Butler County probably returning to risk-free traditional insurance: What that means

Things to know about Butler County, including history and facts.

Health insurance has always been risky business for Butler County and the coronavirus pandemic hasn’t helped, so the commissioners are leaning toward returning to a $20 million traditional policy.

In the wake of a glitch last year that prevented the commissioners from switching to a lower-risk health insurance plan, they hired a new broker, McGohan Brabender Agency, to help them navigate the unpredictable benefit market earlier this year.

For the past several years the county has been self-insured but wanted to test the market to see how much a traditional policy might cost. Shelly Payton, director of account management, presented the commissioners with a market analysis and plan proposals Monday.

The county’s current provider United Healthcare offered a $2.4 million plan reduction — or $17.9 million — if the county stayed self-insured next year. UHC reduced the budgeted amount for claims but fixed costs would increase $104,521. A fully insured plan would cost $20 million. They received four other quotes for full insurance ranging from $21 to $18.7 million.

Commissioner T.C. Rogers was skeptical about the estimated price reduction from United Healthcare, especially since people are just now really getting back to their normal medical routines post-pandemic. He asked Payton if she thinks county employees are “11.9% healthier.” She said their modeling assumed a 3 to 5% cost reduction.

The county went to a self-insurance model in 2017 after several years of double-digit percentage increases for insurance coverage. Some large, unusual claims over several years drove those increases, including a single $5 million claim in 2013 and a $3 million claims month in November 2014.

The commissioners felt they had more control under self-insurance, where the county pays an administrative fee and its own medical claims. Claims have been lower in recent years and there is a $5 million balance in the self-insured fund to pay claims, but times have changed.

“If this COVID variant thing comes around and I have 50 people on respirators, in critical care, ICU that number will go through the roof,” Commissioner Don Dixon said about the $2.4 million self-insured reduction quote. “And we have to pay it.”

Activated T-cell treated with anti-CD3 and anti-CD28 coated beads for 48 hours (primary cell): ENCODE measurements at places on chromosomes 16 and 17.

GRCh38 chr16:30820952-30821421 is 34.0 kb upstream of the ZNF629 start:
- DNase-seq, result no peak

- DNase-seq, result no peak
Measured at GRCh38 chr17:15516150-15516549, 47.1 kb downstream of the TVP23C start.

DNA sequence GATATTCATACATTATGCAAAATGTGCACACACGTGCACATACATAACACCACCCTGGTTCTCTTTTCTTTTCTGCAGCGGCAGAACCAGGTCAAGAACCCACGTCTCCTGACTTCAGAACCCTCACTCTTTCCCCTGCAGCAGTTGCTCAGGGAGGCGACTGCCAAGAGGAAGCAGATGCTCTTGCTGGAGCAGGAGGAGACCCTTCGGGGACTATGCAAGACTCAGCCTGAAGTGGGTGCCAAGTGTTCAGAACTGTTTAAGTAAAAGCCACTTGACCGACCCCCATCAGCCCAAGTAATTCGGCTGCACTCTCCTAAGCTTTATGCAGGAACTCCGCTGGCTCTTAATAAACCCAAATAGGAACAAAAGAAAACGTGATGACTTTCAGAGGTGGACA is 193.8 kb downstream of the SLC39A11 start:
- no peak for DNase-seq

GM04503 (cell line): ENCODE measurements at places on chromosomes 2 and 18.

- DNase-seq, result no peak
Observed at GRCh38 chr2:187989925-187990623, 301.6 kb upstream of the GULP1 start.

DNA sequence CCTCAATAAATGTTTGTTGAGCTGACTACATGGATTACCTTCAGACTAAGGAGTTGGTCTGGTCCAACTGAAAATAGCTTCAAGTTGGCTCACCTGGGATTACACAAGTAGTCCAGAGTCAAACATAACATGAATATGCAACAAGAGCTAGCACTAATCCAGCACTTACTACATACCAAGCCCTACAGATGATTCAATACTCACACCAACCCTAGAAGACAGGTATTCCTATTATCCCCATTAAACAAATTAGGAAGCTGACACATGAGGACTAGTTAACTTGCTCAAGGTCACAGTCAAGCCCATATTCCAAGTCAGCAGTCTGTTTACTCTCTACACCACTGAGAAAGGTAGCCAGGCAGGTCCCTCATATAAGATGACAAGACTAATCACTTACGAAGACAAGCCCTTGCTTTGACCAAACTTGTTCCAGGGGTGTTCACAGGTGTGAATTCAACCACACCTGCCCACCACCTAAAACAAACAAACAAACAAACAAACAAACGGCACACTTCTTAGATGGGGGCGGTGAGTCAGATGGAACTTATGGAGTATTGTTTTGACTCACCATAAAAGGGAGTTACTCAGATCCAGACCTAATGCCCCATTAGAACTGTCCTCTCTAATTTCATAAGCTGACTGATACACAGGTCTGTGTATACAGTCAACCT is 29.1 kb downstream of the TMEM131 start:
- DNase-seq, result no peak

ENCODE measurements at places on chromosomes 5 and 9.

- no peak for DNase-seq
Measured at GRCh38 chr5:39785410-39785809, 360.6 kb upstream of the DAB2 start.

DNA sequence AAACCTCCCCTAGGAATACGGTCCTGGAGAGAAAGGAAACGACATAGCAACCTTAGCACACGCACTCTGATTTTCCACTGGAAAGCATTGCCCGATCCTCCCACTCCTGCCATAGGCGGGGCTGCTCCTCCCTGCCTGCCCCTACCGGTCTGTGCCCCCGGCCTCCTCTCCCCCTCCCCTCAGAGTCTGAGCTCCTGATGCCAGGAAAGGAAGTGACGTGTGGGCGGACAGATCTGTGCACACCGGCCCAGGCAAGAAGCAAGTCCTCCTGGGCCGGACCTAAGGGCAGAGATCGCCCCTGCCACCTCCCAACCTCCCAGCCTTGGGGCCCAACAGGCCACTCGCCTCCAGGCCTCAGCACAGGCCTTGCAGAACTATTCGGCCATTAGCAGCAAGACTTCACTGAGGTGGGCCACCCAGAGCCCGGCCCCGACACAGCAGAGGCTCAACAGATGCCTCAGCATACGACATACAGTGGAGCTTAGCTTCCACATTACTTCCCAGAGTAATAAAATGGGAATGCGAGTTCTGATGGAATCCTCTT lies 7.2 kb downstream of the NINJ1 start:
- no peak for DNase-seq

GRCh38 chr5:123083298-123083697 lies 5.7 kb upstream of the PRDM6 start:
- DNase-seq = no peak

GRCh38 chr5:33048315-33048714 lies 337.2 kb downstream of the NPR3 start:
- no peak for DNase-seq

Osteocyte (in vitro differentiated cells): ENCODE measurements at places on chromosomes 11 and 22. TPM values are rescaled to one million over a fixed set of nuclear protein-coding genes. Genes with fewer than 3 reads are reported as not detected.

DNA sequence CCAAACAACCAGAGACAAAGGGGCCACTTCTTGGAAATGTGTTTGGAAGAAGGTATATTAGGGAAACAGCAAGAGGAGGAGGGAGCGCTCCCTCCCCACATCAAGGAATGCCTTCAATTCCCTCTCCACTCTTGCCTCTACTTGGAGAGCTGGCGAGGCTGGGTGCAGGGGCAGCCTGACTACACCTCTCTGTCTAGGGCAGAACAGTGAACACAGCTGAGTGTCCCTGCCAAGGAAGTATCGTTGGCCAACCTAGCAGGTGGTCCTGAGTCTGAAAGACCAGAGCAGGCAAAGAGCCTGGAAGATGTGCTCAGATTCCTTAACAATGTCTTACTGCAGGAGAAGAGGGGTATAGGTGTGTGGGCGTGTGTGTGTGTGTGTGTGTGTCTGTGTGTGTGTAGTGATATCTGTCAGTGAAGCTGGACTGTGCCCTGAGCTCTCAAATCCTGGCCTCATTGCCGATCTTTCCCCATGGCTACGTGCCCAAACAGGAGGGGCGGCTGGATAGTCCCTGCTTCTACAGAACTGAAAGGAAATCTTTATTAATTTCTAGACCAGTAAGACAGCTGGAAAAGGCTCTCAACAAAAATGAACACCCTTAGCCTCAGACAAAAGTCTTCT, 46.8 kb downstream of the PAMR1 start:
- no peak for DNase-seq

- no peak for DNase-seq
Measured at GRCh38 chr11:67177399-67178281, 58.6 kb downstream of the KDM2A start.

Rogers also added that if they stay with the self-insurance model they really need to have an insurance department which means adding more staff.

They haven’t voted but all three commissioners appear inclined to switch to traditional insurance coverage, “I don’t feel it’s worth the risk staying self-insured,” Dixon said.

“We represent the taxpayers and trying to figure out their tolerance for taking a gamble I’ve found it not to be too high, they want to go slow, steady, they want to know what’s coming. Taking this bet at the craps table doesn’t work for them,” Dixon said. “This gives us an opportunity to lock in rates for our employees, with no increases.”

So the next step is choosing a carrier, the lowest quote was $18.7 million from the County Employee Benefits Consortium of Ohio (CEBCO) or a $1.6 million decrease from the current contract.

Part of the reason for the broker change involved CEBCO. The commissioners approved a fully insured plan through (CEBCO) last October and then two weeks later rescinded that contract and approved staying with United Healthcare for another year, because UHC threatened to sue, saying the process was flawed because the former broker didn’t put out a request for proposals.

Proposals from UHC and Humana have identical bottom line costs of $20.3 million. Both companies locked the rates in for two years but Humana added a third year with an increase capped at 5.9%. Both companies offered a one-month “premium holiday” valued at around $1.7 million.

County Administrator Judi Boyko told the Journal-News CEBCO isn’t in the running because it didn’t offer the premium holiday — which means all three are basically even — and a 3-year contract was required but “it was a nice reduction in the first year but no guarantee of what increases could be in years two and three.”

Payton told the commissioners there is a benefit to staying with UHC because there would be no disruption staying with the same company because employees wouldn’t need to make changes. Plus they have agreed to cover claims that are incurred but not yet paid in the last three months of this year, which is an estimated $400,000 value.

She said the Humana offering is also attractive and they promised they could have everything up and running Jan. 1.

“With Humana you’re given a rate cap of 5.9% in year three,” Payton said. “From what I’ve heard from you that holds a lot of value.”

The commissioners are expected to vote on the two proposals next week.

About the Author